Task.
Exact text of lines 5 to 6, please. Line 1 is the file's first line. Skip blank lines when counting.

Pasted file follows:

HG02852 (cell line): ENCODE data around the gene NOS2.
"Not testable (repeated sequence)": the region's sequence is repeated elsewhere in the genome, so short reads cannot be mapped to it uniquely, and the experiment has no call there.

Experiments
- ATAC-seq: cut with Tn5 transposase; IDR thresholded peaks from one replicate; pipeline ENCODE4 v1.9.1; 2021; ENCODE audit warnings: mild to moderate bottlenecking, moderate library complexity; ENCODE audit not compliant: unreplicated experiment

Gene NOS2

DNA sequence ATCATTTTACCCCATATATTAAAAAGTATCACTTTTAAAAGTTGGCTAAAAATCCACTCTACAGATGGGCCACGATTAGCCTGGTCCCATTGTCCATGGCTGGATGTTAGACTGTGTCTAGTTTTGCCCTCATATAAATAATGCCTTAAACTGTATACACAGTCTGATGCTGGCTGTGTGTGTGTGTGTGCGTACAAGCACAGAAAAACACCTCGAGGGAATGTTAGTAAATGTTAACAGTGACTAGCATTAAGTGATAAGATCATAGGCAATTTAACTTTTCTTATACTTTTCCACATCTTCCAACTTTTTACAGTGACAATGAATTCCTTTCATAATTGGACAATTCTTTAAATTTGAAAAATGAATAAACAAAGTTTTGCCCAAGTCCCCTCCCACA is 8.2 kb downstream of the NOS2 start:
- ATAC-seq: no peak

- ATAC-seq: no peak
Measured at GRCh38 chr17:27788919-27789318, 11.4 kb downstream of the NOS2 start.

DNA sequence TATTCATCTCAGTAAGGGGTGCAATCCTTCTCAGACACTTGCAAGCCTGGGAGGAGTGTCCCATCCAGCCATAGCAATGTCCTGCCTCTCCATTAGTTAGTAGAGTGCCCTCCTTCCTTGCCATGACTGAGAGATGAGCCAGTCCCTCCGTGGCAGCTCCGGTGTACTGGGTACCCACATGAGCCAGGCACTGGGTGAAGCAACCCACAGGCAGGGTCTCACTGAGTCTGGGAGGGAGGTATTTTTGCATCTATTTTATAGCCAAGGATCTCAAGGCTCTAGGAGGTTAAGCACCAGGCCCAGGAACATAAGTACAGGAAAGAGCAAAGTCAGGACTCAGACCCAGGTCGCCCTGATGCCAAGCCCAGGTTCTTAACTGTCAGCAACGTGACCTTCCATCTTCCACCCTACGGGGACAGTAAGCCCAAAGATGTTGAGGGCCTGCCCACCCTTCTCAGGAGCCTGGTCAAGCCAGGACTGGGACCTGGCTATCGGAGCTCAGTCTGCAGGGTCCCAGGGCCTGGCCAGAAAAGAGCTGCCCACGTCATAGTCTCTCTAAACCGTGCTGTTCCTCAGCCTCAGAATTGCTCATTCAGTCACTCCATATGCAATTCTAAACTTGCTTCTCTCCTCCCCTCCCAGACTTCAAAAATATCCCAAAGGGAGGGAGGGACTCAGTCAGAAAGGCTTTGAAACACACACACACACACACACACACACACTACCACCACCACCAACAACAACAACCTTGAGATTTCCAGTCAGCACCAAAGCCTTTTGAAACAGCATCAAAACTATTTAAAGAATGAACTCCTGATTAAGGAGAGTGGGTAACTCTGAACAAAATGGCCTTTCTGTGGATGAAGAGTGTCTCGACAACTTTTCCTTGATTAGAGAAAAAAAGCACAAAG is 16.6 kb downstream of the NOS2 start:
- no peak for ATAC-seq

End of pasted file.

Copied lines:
Gene NOS2

DNA sequence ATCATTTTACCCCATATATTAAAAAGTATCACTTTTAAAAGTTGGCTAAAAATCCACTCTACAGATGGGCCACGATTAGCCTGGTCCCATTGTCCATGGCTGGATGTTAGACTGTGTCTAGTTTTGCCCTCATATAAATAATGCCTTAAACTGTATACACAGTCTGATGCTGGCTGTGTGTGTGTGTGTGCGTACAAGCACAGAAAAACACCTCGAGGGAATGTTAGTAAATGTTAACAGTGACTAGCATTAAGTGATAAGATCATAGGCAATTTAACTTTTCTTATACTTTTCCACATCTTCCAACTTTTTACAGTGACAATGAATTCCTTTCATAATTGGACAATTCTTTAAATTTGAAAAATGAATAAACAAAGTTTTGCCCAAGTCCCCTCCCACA is 8.2 kb downstream of the NOS2 start: